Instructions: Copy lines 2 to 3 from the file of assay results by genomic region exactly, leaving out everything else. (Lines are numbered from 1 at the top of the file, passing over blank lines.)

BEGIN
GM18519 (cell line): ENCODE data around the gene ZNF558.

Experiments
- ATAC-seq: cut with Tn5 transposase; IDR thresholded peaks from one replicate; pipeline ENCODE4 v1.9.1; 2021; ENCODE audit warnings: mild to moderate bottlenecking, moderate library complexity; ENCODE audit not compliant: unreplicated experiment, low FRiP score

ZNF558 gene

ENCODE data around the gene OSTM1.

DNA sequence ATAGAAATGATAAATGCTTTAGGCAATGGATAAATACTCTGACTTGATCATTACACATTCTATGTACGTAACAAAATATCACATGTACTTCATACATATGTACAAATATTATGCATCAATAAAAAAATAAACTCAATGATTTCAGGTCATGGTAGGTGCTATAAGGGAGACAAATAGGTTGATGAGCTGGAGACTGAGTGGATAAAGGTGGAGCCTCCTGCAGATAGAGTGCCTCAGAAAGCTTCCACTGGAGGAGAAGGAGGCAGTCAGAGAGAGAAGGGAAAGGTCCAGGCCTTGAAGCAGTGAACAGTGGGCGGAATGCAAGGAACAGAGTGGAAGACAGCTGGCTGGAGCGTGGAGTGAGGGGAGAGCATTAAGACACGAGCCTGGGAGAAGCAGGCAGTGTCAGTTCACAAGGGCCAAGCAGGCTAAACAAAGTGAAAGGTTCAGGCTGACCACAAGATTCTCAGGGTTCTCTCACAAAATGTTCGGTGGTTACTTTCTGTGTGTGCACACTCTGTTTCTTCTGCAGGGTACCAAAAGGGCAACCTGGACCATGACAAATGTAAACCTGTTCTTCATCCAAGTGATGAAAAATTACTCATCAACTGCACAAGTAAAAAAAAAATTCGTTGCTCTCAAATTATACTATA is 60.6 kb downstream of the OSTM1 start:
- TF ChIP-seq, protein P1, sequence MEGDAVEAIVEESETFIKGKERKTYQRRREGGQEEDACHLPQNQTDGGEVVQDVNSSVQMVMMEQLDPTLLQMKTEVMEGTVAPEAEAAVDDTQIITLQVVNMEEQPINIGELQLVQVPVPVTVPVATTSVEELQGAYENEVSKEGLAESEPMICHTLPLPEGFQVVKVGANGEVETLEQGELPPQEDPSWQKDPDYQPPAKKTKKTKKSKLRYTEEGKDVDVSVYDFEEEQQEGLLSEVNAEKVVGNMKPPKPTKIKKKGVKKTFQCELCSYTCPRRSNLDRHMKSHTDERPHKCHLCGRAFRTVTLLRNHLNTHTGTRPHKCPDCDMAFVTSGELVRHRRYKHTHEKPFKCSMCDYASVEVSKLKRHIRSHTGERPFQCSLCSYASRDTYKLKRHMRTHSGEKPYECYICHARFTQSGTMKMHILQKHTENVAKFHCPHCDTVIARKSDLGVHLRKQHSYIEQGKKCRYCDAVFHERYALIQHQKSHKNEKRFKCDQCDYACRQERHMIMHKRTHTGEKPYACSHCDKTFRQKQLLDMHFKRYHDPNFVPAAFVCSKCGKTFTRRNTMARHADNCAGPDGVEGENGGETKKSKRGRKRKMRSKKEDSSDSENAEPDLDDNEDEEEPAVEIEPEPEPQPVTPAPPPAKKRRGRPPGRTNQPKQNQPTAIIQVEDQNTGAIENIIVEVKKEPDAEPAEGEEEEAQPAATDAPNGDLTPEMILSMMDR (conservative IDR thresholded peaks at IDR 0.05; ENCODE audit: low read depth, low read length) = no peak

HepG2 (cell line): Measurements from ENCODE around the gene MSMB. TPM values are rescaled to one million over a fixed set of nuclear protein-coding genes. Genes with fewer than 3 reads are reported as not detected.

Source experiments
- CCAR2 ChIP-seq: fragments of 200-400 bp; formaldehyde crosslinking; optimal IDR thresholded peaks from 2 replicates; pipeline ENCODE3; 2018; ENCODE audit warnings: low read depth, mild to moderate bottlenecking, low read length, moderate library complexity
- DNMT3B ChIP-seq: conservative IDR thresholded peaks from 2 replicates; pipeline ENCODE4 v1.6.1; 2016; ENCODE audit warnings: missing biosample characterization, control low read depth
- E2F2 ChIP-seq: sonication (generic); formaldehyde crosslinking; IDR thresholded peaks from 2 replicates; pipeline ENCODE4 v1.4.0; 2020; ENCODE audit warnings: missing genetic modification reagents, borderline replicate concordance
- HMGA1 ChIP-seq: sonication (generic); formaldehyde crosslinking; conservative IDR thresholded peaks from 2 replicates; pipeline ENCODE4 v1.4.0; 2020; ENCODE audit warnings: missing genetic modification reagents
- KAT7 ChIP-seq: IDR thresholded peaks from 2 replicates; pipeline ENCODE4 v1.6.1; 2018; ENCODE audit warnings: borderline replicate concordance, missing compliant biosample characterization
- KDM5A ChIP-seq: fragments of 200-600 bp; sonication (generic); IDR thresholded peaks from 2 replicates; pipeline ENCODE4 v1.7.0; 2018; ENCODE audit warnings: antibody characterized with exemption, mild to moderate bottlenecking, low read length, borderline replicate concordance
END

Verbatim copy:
Experiments
- ATAC-seq: cut with Tn5 transposase; IDR thresholded peaks from one replicate; pipeline ENCODE4 v1.9.1; 2021; ENCODE audit warnings: mild to moderate bottlenecking, moderate library complexity; ENCODE audit not compliant: unreplicated experiment, low FRiP score